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  • Deepening the Heart of Wisdom: A Course in Buddhist and Christian Contemplative Practices and Dialogue
  • Wakoh Shannon Hickey and C. Denise Yarbrough

A dozen seminarians and a professor file into a high-ceilinged, wood-paneled lounge in the main building of their campus. The left half of the room features a padded window seat beneath a bay of tall, leaded-glass windows, a coffee table, and a group of upholstered chairs around the table, facing the windows. On the right side of the room is a paneled wall, featuring painted portraits of white men in academic robes, hung well above eye level. On the floor, lining this wall, is a tidy row of rectangular black mats, each surmounted by round black zafu or a meditation bench. Nearest the double entry doors, two or three chairs face the wall. Opposite the door is a marble fireplace and mantle, also surmounted by a portrait. A few feet in front of this, in the center of the room, is a small wooden table, on which the most prominent object is a cube-shaped white pedestal. Upon the pedestal rests a miniature carved wooden chair, which is empty. To the viewer’s left of the chair is a small vase of flowers; to the right is a lit white candle. In front of the pedestal are a small, glass vessel of water and two censers: one a round ceramic bowl full of packed gray ash; the other a lacquer box with two compartments. The larger compartment is also full of packed ash; upon the ash rests a small, glowing charcoal. The smaller compartment contains a neat pile of incense composed of tiny wood chips and fragrant granules.

As the students enter the room, each steps through the open left side of the doorway (the right side of the door is closed). They enter on the left foot, take two steps forward, press palms together in a prayer-like gesture called gasshō, and bow from the waist in the direction of the empty chair. Each then curls the fingers of the left hand around the thumb, places the hand against the solar plexus, rests the right palm on top of the left fist, and walks forward, keeping the row of upholstered chairs on the left and the altar table containing the empty chair on the right. Just beyond the table, each person turns right and passes behind it with a slight bow, then proceeds to one of the chairs or zafus along the wall on the right side of the room. Arriving at a seat, each [End Page 83] makes gasshō, bows to the seat, turns 180 degrees clockwise, bows in gasshō toward the windows on the opposite side of the room, sits on a zafu, and turns clockwise toward the wall or steps around the back of a chair to sit facing the wall. The people settle themselves into upright postures, hands folded in their laps in the “cosmic mudra,” the fingers of the left hand on top of the fingers of the right, with thumb-tips touching gently. They place the tips of their tongues on their upper palates, behind their front teeth, and direct their gazes downward toward a point on the wall in front of them. They then bring their attention to their breaths, as they flow in and out.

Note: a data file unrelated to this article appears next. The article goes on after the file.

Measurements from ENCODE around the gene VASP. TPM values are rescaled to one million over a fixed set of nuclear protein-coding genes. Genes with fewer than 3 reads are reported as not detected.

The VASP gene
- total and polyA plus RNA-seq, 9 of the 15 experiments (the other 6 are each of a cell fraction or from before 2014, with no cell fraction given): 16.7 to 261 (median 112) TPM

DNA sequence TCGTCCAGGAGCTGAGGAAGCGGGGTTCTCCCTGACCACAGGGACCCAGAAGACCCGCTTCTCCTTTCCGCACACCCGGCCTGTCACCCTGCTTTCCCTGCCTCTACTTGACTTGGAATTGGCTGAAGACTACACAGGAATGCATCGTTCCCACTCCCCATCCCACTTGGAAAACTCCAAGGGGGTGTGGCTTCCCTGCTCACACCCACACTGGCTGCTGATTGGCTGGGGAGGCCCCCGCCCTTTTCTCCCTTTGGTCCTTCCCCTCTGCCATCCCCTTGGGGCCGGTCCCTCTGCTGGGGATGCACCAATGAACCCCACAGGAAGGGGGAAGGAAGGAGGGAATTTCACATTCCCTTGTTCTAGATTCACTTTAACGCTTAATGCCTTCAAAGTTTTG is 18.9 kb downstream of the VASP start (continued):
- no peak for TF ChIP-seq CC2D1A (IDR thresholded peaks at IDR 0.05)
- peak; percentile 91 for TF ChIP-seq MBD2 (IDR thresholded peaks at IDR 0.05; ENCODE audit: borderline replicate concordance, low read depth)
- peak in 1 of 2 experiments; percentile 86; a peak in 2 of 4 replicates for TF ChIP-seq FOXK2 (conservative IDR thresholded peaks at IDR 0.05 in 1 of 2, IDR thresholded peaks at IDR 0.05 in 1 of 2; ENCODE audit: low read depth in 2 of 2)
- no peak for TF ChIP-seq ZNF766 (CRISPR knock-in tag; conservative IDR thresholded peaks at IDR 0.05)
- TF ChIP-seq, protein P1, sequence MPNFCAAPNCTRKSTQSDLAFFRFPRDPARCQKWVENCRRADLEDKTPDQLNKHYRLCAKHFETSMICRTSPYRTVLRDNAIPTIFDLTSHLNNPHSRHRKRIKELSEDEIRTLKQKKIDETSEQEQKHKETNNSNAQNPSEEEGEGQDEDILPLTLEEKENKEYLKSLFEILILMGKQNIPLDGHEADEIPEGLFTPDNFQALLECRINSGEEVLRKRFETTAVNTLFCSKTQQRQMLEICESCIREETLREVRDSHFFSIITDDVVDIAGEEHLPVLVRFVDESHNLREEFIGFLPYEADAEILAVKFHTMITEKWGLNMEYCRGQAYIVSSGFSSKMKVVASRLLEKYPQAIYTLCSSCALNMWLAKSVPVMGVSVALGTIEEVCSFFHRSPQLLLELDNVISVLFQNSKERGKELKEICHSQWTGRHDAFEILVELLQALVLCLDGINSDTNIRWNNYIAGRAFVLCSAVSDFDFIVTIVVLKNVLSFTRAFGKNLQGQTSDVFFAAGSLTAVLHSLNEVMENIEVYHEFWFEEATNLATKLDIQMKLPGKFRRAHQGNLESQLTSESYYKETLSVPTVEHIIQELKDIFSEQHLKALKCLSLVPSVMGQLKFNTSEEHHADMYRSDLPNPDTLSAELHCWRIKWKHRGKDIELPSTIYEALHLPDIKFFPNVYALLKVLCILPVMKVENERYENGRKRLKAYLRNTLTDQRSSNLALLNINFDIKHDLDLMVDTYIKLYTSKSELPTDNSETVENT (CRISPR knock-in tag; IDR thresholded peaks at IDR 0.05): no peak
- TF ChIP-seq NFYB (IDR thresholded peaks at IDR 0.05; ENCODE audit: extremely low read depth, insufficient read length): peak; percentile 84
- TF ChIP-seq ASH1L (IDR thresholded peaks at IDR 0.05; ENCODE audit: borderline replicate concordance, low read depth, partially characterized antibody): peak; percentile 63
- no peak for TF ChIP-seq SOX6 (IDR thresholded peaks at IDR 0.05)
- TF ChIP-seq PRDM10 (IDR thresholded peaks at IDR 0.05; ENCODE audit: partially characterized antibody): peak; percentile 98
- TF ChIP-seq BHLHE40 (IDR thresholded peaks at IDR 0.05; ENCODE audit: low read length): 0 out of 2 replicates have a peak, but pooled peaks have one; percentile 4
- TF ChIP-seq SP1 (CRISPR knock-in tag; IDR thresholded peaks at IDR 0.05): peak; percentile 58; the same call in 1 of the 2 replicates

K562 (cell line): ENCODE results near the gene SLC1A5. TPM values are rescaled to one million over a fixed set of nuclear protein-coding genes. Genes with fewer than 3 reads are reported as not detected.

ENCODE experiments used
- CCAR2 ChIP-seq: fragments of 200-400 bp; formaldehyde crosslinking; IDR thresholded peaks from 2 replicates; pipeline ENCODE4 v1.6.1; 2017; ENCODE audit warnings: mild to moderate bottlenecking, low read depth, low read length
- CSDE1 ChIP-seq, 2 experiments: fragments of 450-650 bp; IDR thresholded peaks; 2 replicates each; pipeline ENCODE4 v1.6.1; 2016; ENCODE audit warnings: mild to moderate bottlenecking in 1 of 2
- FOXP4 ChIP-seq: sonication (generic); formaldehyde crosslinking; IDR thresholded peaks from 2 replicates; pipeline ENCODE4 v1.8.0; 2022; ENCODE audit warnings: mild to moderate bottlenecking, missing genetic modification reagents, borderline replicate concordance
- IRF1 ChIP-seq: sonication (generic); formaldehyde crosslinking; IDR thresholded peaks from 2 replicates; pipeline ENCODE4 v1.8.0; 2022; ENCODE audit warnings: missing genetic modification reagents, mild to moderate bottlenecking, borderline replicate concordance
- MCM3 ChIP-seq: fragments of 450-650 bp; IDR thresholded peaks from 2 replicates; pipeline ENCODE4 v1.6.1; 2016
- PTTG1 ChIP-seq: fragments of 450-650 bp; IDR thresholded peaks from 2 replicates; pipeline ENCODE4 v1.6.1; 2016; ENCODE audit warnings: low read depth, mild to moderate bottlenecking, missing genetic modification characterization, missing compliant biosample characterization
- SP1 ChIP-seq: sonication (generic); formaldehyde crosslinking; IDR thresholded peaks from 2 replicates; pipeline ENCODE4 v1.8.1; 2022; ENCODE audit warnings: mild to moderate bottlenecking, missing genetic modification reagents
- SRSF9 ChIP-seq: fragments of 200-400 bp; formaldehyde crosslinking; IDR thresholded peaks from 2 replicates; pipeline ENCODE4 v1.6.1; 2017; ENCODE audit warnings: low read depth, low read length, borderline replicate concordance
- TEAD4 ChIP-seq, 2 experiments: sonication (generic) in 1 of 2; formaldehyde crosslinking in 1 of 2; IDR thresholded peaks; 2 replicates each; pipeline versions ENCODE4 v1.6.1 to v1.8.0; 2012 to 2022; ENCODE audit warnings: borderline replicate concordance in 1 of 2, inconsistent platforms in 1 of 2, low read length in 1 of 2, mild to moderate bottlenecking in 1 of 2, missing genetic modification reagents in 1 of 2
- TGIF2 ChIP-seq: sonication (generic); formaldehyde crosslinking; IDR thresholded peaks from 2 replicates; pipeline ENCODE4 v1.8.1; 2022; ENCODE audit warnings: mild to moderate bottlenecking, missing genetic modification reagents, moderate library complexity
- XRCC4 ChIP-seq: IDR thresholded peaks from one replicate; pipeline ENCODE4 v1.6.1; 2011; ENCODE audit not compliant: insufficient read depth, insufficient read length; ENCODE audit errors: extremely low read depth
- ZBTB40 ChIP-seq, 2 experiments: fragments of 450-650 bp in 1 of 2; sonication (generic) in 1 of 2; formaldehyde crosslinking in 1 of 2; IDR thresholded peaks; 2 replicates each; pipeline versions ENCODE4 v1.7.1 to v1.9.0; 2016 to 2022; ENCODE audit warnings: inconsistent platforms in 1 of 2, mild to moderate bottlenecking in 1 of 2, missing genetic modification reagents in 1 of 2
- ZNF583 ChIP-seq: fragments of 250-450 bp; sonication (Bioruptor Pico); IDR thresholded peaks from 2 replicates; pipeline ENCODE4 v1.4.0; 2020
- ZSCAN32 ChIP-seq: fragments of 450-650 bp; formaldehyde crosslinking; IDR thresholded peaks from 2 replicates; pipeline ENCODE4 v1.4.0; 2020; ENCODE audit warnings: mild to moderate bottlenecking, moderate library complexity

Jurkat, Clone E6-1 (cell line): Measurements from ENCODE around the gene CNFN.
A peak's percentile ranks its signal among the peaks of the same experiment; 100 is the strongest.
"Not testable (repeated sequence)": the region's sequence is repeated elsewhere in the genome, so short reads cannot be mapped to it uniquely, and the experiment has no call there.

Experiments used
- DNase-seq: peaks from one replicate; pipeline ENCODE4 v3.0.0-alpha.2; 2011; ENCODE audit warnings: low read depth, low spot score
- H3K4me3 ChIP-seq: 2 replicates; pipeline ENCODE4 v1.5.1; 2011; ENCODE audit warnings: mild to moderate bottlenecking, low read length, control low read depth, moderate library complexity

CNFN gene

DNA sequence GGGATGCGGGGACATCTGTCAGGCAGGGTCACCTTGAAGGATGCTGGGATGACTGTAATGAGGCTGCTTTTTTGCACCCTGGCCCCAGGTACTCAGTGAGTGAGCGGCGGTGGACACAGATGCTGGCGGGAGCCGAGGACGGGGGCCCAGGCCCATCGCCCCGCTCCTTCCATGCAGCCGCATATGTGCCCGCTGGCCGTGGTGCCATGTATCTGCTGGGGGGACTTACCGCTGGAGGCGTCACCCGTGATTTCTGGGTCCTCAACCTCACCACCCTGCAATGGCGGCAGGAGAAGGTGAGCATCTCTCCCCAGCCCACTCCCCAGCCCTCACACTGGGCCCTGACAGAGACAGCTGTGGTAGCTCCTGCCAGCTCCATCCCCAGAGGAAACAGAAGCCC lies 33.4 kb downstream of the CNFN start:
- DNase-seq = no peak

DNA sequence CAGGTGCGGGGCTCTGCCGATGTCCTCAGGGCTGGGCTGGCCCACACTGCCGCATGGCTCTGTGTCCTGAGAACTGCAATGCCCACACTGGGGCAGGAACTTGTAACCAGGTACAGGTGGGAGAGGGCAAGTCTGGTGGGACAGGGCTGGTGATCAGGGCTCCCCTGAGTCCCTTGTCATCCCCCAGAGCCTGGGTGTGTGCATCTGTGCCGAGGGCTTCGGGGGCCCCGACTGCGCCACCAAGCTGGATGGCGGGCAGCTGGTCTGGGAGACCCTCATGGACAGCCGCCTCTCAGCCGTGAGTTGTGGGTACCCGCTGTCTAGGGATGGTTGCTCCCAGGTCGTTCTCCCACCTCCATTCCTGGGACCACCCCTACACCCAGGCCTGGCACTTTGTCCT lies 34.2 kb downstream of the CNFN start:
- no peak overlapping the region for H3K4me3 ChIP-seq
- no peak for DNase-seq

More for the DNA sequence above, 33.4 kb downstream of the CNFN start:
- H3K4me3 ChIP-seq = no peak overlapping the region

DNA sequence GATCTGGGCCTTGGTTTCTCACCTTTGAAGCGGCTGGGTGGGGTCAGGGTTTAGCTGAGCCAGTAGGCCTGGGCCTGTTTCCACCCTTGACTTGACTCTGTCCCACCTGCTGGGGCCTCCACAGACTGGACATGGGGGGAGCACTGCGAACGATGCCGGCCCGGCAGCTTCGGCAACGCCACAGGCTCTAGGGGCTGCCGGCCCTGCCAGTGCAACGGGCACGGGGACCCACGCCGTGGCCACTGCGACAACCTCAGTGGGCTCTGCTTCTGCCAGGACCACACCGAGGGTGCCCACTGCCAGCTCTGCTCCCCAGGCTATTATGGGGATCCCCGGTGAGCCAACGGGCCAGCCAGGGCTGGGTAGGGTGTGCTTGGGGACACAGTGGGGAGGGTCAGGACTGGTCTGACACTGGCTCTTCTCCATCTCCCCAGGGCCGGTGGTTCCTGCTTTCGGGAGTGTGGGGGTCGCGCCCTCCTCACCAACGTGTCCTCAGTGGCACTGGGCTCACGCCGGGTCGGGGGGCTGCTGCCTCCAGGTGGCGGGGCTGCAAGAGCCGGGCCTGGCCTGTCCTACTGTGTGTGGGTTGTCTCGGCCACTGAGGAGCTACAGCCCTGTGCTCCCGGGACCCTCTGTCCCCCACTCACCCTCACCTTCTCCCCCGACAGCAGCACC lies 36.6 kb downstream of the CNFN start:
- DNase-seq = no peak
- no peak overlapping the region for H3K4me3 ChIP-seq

A professor, wearing black robes, enters the room in a similar way but sidesteps to the right, in front of the altar, holding a burning stick of incense between the fingers of both hands. She bows again, sidesteps left, walks toward the altar, sidesteps to the right in front of it, touches the base of the incense stick to her forehead and places it upright in the round censer with the fingers of her right hand, making gasshō with her left. With her right hand she gathers a pinch of powdered incense, elevates it to her forehead, and sprinkles it on the burning coal in the rectangular censer, then adds a second pinch. Tendrils of fragrant smoke curl upward and dissipate. Making gasshō with both hands, she sidesteps again to the right, bows, turns clockwise toward the door, and walks...


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pp. 83-99
Launched on MUSE
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